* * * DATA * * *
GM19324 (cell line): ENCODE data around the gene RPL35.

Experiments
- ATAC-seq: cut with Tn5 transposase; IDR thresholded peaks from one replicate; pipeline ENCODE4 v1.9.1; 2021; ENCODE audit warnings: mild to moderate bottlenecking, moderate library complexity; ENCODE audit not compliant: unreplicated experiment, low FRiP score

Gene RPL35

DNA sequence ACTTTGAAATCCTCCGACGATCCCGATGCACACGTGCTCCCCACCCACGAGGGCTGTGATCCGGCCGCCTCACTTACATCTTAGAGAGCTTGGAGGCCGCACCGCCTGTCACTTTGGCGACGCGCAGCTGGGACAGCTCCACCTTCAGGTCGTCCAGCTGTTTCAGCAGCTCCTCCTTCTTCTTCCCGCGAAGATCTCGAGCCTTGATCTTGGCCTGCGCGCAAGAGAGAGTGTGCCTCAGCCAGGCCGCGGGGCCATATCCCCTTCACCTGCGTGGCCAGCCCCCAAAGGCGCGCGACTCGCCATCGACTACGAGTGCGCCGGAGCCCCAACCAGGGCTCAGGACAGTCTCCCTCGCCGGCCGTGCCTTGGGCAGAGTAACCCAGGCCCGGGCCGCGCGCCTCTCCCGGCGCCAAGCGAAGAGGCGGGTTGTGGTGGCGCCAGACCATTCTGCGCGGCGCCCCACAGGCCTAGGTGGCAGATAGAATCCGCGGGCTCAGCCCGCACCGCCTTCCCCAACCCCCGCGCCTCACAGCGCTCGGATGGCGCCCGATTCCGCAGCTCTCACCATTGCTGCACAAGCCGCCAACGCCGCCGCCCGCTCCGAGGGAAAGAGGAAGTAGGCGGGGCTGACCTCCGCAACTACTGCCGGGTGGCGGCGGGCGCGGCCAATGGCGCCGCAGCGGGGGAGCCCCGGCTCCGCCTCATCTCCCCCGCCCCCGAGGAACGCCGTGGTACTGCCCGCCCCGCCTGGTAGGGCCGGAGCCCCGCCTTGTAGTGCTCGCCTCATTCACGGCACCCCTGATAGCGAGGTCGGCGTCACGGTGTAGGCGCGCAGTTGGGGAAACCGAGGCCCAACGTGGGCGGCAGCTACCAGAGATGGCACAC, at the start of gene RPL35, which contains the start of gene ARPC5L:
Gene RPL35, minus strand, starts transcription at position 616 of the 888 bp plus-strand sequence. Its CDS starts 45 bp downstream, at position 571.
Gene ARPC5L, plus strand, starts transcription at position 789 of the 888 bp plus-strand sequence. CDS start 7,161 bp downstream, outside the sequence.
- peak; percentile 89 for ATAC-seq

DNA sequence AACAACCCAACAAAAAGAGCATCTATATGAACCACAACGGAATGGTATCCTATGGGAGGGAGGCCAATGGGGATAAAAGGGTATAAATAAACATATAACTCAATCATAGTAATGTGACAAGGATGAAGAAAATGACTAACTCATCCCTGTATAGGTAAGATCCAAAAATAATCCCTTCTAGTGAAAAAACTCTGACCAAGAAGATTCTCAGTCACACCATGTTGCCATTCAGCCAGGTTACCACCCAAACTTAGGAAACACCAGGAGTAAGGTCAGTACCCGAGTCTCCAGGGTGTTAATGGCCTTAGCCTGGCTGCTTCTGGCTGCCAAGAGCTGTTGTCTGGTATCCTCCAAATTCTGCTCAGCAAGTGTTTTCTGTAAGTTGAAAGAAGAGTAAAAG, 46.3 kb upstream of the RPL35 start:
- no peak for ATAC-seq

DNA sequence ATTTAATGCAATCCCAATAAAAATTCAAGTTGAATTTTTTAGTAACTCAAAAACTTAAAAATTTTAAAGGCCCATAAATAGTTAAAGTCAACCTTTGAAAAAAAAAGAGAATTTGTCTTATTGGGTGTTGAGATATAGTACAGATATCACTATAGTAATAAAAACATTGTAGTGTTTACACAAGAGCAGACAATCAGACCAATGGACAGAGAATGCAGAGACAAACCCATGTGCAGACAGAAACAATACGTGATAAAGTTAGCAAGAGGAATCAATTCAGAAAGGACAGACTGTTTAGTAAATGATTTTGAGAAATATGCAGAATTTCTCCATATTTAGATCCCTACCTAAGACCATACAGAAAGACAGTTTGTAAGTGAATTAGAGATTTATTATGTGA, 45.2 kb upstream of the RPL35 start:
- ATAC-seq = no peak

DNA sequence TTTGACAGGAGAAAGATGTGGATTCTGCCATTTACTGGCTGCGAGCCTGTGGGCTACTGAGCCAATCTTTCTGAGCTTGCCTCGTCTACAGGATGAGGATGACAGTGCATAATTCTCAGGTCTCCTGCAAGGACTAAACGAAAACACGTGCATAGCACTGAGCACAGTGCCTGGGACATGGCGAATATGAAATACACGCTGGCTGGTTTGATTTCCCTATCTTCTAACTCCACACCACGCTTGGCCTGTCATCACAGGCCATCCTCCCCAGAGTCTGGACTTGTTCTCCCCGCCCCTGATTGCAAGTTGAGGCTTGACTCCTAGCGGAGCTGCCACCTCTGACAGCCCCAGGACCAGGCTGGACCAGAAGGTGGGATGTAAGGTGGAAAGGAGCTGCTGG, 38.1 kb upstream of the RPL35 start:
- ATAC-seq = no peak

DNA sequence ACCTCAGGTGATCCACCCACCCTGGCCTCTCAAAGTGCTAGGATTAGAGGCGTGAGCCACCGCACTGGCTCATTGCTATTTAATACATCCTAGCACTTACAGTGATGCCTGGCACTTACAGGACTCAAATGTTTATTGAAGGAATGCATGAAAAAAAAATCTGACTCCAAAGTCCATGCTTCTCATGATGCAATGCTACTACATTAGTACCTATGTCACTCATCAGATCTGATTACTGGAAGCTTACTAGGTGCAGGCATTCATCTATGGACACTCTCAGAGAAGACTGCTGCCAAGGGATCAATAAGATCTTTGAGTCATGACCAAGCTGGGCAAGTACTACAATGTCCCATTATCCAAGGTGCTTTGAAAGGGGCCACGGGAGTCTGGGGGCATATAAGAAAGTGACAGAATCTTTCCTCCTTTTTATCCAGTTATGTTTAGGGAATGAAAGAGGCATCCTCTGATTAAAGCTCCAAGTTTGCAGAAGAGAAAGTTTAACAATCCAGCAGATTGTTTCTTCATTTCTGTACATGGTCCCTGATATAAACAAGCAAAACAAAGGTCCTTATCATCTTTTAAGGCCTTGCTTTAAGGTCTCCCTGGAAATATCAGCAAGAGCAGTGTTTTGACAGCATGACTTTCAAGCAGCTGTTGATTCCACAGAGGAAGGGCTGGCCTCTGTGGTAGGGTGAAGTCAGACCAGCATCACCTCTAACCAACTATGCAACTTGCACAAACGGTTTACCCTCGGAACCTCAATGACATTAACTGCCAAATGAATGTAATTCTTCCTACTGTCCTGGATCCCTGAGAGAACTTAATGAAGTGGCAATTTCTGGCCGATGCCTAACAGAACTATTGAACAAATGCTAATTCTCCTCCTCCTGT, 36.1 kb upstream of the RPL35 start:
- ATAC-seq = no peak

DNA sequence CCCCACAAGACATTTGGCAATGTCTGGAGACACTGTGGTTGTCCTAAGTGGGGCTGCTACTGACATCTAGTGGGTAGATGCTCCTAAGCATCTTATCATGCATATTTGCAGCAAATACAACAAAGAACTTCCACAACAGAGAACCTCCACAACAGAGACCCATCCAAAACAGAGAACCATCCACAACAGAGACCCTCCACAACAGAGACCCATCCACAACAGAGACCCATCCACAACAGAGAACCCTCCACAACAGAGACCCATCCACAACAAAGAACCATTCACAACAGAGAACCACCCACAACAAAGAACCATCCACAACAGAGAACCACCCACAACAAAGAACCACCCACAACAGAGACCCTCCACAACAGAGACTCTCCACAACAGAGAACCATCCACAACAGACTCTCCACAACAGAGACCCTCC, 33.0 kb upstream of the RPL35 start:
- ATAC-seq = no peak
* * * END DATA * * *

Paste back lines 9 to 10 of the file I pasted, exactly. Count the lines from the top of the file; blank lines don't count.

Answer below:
DNA sequence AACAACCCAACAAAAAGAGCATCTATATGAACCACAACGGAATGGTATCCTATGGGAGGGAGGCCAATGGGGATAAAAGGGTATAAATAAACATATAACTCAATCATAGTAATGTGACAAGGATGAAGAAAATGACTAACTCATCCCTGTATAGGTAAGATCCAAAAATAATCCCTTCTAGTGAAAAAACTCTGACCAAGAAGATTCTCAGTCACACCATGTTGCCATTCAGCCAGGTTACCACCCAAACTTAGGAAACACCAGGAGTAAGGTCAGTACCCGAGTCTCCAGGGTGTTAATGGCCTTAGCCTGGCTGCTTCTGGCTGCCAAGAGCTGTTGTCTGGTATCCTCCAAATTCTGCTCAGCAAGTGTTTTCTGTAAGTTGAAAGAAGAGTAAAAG, 46.3 kb upstream of the RPL35 start:
- no peak for ATAC-seq